Recent advances in vector studies of avian haemosporidian parasites

Rita Žiegytė, Gediminas Valkiūnas

Abstract


Many recent studies addressed morphological and molecular characterization, distribution, genetic diversity and evolutionary relationships of avian haemosporidian parasites (Haemosporida). However, the information about relationships between bird haemosporidians and their vectors remains fragmentary and scarce. Experimental studies on this subject are few. Recent advances in vector research of avian haemosporidians (Haemosporida) have been briefly reviewed in regard to the experimental studies, which have been carried out at the Nature Research Centre, Vilnius, during the last five years, with particular attention to widespread species of Plasmodium and Haemoproteus parasites. New information about vectors of avian malaria parasites and haemoproteids is provided and discussed. We point out high virulence of widespread Haemoproteus species for bloodsucking insects of the Culicidae and Ceratopogonidae, and call for additional studies on this subject. Due to widespread abortive sporogonic development in bloodsucking insects, Polymerase Chain Reaction (PCR)-based diagnostics should be carefully used in vector research of haemosporidians because it detects parasites in blood-sucking insects for several weeks after initial infection, but does not distinguish abortive parasite development. That questions vector studies, which are based solely on PCR-based tools. Demonstration of infective sporozoites in insects is essential for definitively demonstrating the insects are vectors. Because of the complicated life cycles of haemosporidians, microscopic approaches and experimental research remain essential and should be applied in parallel with PCRbased detection tools in vector studies, particularly in wildlife.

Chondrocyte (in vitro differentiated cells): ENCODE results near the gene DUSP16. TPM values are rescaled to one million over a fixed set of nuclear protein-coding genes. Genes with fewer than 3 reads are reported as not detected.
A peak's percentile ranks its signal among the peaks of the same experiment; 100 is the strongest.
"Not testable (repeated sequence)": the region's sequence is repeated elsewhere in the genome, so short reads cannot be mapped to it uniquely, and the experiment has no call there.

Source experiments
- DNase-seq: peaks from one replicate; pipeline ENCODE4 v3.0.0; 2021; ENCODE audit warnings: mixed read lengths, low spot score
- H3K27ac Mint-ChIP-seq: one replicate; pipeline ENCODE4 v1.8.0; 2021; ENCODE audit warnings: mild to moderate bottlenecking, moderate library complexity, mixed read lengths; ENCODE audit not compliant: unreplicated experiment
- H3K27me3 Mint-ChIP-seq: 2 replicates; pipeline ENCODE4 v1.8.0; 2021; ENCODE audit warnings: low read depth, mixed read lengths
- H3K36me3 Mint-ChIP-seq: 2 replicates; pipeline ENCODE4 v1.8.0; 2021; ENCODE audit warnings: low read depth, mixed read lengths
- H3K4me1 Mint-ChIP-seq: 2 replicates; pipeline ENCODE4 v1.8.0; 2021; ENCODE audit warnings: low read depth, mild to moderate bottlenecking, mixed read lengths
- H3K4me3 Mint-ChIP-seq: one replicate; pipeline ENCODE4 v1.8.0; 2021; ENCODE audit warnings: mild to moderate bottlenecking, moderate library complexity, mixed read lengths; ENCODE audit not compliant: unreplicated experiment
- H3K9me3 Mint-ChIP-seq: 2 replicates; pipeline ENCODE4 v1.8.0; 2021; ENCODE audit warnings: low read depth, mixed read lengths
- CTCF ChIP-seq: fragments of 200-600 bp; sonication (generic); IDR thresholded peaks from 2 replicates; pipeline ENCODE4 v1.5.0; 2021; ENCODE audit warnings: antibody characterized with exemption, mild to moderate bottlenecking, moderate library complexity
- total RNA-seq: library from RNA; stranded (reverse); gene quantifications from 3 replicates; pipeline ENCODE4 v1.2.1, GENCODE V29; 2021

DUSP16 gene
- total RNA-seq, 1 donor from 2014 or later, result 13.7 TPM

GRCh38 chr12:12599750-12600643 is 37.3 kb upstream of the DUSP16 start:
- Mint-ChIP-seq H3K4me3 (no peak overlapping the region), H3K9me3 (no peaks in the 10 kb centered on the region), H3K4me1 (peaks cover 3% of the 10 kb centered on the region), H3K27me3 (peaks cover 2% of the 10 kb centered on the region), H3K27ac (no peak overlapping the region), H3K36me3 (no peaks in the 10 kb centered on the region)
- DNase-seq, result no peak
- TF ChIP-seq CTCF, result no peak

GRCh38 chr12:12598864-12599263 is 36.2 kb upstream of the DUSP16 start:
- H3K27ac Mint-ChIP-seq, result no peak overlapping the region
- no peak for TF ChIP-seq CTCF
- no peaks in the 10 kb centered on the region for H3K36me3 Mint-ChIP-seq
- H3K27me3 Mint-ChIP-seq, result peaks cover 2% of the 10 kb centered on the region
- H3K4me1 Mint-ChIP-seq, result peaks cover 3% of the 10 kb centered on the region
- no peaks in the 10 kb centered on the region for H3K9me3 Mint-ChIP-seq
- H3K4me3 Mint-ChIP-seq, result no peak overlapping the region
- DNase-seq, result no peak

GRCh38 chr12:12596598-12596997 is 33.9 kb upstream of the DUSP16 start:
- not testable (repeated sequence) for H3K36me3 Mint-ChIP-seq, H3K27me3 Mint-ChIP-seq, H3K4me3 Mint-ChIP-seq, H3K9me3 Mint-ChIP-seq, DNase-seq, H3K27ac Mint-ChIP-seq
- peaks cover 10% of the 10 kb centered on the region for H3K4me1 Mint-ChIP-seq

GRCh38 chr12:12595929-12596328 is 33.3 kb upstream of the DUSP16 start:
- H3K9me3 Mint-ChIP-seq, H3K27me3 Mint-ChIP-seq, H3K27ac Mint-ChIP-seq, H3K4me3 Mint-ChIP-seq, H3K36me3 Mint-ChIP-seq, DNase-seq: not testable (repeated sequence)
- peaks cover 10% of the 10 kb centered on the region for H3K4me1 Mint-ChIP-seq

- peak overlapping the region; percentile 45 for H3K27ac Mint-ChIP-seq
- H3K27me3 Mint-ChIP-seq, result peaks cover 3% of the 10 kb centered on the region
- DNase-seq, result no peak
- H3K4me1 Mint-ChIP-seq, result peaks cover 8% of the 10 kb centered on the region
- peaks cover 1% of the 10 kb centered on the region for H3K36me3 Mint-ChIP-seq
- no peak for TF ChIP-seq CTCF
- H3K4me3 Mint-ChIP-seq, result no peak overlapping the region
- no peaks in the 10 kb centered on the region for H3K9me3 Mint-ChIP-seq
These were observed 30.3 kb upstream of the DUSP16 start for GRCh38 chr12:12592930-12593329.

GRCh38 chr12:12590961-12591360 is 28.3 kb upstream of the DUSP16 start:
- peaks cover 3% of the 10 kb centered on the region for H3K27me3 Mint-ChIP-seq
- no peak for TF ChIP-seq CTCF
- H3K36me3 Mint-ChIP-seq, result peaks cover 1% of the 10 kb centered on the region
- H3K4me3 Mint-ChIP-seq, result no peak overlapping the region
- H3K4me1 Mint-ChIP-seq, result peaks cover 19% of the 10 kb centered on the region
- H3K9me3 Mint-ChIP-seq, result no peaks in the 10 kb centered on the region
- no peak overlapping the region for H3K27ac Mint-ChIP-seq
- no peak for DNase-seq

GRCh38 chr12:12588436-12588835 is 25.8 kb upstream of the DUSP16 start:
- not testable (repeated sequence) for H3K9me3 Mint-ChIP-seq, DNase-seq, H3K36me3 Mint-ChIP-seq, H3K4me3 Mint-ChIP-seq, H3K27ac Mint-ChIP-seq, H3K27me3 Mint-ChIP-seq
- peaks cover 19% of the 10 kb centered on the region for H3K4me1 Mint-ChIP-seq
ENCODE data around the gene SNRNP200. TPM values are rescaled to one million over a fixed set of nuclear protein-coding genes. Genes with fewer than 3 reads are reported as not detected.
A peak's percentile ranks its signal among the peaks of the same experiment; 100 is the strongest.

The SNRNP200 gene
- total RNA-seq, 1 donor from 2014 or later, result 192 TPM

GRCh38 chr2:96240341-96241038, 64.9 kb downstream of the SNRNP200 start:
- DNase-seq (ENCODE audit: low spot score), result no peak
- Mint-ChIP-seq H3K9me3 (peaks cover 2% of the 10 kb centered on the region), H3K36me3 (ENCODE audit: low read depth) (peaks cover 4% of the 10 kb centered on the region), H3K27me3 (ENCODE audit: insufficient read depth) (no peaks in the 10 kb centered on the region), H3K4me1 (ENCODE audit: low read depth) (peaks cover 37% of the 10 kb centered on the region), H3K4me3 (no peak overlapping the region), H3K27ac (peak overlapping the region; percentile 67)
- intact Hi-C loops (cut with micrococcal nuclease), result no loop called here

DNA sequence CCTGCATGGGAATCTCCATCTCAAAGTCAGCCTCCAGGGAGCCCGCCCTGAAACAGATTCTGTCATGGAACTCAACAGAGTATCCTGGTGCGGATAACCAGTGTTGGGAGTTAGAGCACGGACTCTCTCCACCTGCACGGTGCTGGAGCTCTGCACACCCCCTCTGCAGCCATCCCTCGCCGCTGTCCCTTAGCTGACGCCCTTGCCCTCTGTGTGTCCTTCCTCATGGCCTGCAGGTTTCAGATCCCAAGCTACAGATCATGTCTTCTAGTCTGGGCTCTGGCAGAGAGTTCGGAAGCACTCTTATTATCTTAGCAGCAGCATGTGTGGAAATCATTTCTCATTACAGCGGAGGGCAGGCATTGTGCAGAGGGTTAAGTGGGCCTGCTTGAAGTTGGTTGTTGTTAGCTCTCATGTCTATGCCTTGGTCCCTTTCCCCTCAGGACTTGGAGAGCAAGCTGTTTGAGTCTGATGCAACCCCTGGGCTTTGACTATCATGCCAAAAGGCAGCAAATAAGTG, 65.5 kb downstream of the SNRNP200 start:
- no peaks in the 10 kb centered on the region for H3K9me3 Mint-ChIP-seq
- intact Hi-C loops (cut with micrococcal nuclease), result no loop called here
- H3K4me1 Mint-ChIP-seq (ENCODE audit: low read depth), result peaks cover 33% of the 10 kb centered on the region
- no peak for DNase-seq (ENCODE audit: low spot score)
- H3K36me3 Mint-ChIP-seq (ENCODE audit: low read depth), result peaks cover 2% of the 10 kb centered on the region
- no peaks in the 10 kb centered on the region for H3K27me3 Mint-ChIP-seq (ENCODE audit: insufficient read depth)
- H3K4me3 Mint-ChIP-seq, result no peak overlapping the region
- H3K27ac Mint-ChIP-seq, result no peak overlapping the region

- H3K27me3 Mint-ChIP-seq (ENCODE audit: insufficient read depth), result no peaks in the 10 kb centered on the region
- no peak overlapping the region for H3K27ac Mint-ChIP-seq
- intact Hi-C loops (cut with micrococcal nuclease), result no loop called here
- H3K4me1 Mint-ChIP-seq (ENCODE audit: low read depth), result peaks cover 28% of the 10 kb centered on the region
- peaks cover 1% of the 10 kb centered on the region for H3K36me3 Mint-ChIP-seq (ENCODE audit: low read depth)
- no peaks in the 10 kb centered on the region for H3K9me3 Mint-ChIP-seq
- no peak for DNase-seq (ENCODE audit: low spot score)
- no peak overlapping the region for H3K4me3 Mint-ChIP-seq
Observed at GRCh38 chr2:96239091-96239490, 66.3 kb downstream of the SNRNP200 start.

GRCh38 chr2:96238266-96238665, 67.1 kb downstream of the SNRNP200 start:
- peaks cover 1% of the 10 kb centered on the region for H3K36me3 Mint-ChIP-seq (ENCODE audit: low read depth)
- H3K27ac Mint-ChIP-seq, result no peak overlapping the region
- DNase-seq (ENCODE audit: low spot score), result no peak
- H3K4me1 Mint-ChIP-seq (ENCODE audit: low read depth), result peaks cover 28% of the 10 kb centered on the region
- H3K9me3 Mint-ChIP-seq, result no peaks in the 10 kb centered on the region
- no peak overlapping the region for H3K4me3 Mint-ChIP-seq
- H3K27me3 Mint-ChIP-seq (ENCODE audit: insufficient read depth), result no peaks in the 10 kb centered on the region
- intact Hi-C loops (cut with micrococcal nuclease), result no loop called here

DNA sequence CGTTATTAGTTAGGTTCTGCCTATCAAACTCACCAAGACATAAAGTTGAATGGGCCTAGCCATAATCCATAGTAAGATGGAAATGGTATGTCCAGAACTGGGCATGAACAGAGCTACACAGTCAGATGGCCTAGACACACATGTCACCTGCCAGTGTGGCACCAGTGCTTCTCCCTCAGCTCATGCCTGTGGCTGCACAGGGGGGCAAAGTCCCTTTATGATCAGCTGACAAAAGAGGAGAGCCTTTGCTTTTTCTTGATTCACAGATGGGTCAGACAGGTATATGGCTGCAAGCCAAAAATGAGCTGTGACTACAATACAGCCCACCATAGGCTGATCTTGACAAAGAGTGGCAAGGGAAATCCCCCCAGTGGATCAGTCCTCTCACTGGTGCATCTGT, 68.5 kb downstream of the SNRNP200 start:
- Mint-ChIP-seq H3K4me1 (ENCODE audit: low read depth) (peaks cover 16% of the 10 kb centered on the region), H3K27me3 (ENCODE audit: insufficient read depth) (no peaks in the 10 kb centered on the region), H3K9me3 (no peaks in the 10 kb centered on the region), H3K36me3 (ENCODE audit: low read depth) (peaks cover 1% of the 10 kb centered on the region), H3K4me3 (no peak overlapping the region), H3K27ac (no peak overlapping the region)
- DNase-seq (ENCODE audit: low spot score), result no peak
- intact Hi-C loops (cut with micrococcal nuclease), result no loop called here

Keywords


review; haemosporidians; blood-sucking dipterans; vectors; Plasmodium; Haemoproteus

Full Text:

PDF


DOI: https://doi.org/10.6001/ekologija.v60i4.3042

Refbacks

  • There are currently no refbacks.


ISSN 0235-7224 (Print)
ISSN 2029-0586 (Online)